Online help

From Wikipedia, the free encyclopedia
Jump to navigation Jump to search

Online help is topic-oriented, procedural or reference information delivered through computer software. It's a form of user assistance. Most online help is designed to give assistance in the use of a software application, web or operating system, but can also be used to present information on a broad range of subjects. When online help is linked to the state of the application (what the user is doing), it is called Context-sensitive help.


Online help has largely replaced live customer support. Before its availability, support could only be given through printed documentation (limited), mail (long wait) or telephone (expensive).

When customers troubleshoot their own problems, quite often they can get to a solution by themselves, saving time and money for themselves and the company. More companies can afford this kind of help system, allowing them to compete with the large companies more effectively.


Online help is created using help authoring tools or component content management systems. It is delivered in a wide variety of formats, some proprietary and some open-standard, including:

Online help is also provided via live chat systems, one step removed from telephone calls. This allows the support person to conduct several support sessions simultaneously, thus reducing costs. The transcript is immediately available and can be sent to the customer right after the session ends.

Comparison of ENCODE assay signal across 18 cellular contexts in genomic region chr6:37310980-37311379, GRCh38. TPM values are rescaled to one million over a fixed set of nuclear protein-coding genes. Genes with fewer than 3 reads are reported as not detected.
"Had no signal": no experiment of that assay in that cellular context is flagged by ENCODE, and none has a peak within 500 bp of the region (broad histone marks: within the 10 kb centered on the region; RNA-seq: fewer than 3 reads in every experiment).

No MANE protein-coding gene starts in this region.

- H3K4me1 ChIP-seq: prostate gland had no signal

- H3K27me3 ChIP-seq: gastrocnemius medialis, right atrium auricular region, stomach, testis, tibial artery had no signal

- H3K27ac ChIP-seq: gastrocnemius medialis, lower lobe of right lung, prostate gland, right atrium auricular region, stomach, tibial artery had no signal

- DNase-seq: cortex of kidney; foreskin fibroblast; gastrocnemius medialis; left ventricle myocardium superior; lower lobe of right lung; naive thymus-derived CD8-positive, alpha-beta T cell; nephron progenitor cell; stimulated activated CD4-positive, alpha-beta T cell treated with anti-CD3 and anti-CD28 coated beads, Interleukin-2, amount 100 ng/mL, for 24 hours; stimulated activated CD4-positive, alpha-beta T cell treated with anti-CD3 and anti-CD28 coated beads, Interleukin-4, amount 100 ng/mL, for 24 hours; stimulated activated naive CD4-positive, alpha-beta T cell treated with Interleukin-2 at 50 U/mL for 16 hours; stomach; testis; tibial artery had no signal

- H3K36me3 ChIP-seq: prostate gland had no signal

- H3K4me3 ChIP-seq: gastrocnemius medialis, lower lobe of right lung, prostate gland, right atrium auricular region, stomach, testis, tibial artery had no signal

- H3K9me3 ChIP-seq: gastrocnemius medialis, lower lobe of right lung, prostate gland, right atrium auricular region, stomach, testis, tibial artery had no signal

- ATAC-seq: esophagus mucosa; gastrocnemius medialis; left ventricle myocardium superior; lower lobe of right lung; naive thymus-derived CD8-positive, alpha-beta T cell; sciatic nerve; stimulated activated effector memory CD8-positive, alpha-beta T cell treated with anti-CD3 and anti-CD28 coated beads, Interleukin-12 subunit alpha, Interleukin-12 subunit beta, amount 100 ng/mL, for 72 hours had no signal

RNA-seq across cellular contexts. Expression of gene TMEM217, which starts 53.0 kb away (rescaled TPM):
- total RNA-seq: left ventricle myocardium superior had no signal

The chat feature also reduces the intense negativity that can be directed at customer support personnel, requiring the customer to calm down and articulate their thoughts more clearly.

DITA and DocBook[edit]

The Open Source tool DocBook XSL can also generate help files and is an excellent resource for single source publishing. From one source, DocBook can generate PDF, JavaHelp, WebHelp, eBook and many more formats (even .chm files if required). The same with DITA, which is even favored for that purpose.

Microsoft help platforms[edit]

Microsoft develops the platforms for delivering help systems in the Microsoft Windows operating system.

Platform name Description Public?[clarification needed]
Microsoft QuickHelp Ralph Walden joined Microsoft in 1987 and wrote an online help system for MS-DOS and OS/2 called QuickHelp. Ralph was also primarily responsible for WinHelp and HTML Help 1.x. No
help command Available in MS-DOS, OS/2 and Windows No
Microsoft WinHelp (.hlp) Based on the Rich Text Format, this was the industry standard for Windows 3.1 and Windows 95/NT. The popular Windows Help program (WinHlp32.exe) was included with all Windows operating systems from Windows 3.0 until the Windows XP operating system. However, the help engine is not included with Windows Vista and is only available as a download.[1] Yes
HTML Help (.chm) Also known as Microsoft Compiled HTML Help (the name of its file format), it based on HTML and other data such as images and JavaScript. HTML Help 1.0 was released in 1997. In 2006, it was available from Microsoft as HTML Help 1.4. Yes